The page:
I missed my friends in Los Angeles, but I wasn't lonely. People came into the bookstore every day, and most of them liked to talk. And it was only a half-block to Main Street, where the bigger stores were, and lots of people. Also, there was a trolley, or streetcar, that ran on tracks from the loony bin, and patients who weren't considered dangerous would come every day to walk around, sit on the benches, and watch the normal people. A lot of the loonies were interesting to talk to. And of course, some people were both mental patients and customers.

I do not have a problem with my appearance—I am a nice-looking girl with lovely whiskers. But some people do tend to stare or ask silly questions. I got a lot less of this in Poughkeepsie than I had in Los Angeles.
The bookstore customers were all sure, like the Gleybners, that I was an outer-space alien girl. I learned to avoid specifically saying whether I was or was not. It meant a lot to them, thinking I was. Besides, I sort of am. The loonies tended not to mention the whiskers. I think they weren't sure if they were seeing them or hallucinating.

Probably my favorite customer, and also my favorite loony, was Professor Tag from Vassar, a girls' college not far from Main Street. He was a cute little old guy with a tangled gray beard. He talked fast and was always excited about something. If you didn't know he was a professor, you would have thought he was a bum. I liked him because he was always smiling and laughing, and because he liked me.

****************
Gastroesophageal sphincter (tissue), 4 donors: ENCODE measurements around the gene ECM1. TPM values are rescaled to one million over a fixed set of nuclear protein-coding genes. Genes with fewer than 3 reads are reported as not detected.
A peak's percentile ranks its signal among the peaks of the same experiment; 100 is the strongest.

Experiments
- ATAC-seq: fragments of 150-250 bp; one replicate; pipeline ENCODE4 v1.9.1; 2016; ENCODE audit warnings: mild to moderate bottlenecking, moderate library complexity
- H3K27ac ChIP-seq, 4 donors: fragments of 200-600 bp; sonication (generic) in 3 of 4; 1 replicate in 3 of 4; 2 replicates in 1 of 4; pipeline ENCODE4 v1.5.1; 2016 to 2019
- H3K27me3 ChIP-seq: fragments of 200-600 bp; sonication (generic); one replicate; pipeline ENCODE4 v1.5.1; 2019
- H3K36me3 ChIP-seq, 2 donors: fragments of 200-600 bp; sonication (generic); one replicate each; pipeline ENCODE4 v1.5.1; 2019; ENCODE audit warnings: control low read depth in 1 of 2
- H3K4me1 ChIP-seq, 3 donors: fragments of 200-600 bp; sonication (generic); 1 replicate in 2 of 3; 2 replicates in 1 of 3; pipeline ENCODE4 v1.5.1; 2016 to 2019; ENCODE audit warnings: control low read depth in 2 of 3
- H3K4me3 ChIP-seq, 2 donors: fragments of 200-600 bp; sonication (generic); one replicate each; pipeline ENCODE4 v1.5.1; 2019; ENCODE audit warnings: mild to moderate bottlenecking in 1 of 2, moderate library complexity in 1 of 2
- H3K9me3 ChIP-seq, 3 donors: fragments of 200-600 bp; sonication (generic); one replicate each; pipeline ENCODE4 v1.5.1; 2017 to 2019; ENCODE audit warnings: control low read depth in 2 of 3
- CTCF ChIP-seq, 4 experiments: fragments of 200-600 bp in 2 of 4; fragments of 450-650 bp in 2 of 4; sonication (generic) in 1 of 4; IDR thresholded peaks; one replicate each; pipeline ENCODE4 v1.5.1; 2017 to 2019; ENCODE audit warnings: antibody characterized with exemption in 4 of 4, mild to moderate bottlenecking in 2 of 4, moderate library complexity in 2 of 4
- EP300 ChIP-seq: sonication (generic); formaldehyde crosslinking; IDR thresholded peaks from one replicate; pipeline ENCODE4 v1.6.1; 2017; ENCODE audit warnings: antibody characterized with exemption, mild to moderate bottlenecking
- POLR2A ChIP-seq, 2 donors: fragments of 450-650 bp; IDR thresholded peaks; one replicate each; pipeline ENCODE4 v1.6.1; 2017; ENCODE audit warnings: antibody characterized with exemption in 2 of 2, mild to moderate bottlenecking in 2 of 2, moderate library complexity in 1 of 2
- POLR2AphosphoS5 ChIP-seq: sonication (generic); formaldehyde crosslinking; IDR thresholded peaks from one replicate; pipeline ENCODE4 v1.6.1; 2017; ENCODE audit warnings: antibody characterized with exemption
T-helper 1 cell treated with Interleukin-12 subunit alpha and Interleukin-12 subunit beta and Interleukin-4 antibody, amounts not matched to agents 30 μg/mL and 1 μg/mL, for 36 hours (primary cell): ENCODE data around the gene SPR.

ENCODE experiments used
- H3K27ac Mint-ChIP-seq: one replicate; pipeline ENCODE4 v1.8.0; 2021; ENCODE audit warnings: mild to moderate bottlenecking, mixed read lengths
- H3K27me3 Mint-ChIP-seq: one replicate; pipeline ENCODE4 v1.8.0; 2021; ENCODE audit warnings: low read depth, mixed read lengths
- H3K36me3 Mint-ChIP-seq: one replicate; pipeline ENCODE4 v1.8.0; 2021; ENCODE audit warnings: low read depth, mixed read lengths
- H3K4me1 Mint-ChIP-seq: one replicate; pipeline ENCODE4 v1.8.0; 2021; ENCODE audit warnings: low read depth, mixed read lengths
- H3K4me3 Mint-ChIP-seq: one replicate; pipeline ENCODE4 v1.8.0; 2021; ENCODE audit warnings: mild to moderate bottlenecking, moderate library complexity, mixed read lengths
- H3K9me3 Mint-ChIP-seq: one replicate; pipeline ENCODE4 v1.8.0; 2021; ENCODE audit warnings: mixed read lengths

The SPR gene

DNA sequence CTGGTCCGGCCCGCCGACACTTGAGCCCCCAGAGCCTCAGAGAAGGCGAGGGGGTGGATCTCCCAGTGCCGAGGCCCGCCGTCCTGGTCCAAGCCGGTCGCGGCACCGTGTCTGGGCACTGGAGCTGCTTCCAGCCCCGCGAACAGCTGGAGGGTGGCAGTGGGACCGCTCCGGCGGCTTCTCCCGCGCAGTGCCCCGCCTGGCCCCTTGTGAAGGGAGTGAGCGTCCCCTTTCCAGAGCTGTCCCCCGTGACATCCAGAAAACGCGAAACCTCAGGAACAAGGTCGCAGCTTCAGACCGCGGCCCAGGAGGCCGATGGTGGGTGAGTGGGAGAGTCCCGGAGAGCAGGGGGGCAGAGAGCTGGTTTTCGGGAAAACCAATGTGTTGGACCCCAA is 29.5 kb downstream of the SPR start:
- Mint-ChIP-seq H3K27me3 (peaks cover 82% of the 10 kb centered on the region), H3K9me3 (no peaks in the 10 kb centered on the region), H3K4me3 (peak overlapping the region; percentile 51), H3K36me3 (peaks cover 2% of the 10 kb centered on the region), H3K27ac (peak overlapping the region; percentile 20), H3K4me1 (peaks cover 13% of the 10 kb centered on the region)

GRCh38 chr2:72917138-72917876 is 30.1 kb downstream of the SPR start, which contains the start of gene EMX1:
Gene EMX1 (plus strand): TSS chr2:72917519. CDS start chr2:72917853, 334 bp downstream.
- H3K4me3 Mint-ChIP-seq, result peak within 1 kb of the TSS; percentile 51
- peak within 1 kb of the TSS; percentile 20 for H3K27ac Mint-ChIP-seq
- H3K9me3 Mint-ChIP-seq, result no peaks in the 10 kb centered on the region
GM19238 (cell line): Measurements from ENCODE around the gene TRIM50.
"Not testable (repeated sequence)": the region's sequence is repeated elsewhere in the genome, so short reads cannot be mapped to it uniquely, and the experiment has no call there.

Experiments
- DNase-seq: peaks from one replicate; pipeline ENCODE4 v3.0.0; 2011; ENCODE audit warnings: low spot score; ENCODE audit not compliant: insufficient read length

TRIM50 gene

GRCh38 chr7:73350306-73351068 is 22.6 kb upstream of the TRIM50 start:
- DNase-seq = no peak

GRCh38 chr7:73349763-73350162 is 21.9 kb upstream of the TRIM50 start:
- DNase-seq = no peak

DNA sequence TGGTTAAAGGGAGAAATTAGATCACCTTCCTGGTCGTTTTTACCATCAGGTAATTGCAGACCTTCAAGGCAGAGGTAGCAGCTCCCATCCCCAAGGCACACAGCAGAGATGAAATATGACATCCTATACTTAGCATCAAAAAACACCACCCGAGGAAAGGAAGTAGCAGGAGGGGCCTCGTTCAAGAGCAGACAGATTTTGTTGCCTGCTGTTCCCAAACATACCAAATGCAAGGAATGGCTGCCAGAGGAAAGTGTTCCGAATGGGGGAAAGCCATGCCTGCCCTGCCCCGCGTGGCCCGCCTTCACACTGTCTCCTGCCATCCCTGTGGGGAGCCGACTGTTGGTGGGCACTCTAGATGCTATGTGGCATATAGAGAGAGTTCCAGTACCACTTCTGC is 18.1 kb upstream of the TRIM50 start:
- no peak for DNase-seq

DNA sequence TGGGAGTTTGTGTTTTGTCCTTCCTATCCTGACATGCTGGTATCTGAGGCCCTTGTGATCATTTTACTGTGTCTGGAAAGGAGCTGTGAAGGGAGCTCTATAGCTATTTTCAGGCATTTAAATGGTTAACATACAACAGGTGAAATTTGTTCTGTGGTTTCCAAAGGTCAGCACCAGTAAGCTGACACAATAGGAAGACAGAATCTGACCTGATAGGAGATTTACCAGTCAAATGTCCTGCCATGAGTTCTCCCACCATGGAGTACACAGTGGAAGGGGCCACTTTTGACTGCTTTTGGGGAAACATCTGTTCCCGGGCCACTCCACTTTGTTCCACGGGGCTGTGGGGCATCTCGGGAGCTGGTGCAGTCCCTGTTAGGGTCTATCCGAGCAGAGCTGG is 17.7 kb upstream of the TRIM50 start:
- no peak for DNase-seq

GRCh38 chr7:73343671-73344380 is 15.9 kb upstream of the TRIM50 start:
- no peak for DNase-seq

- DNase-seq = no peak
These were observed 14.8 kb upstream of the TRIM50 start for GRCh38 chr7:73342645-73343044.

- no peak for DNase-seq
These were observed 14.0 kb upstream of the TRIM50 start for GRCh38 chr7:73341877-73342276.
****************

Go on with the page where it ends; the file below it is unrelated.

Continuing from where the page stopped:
Once a year, Professor Tag would go nuts and they would move him up to the loony bin for a while—then he'd get over being nuts and they'd bring him back to teach his classes. He told me all this himself, and sure enough, a little while later he went nuts. I asked the Gleybners why he hadn't been in the store for a while, and they told me he was up at the insane asylum for his annual cure. So one Sunday I took the streetcar up to the place to visit him.

The insane asylum was big and sad and scary. It was not just a building as I had imagined. It was a lot
of buildings, like a whole not-so-little town. The main building was the biggest. It looked like a scary castle. The streetcar stopped in front of it, and I went in the main entrance to the office and told them I was there to visit Professor Tag. The lady in the office picked up a phone and talked to someone. Then she told me I could go outside and sit on a bench and Professor Tag would be along.

There was a very large lawn sloping down from the main building, with some benches facing it. The lawn ended in trees, and beyond them I could see the mountains on the other side of the river. There were a few people sitting on some of the benches, and others strolling around, or just standing—patients, I guess, or people who worked there, or visitors like me. I picked a bench and was enjoying the view when I became aware of someone standing behind me.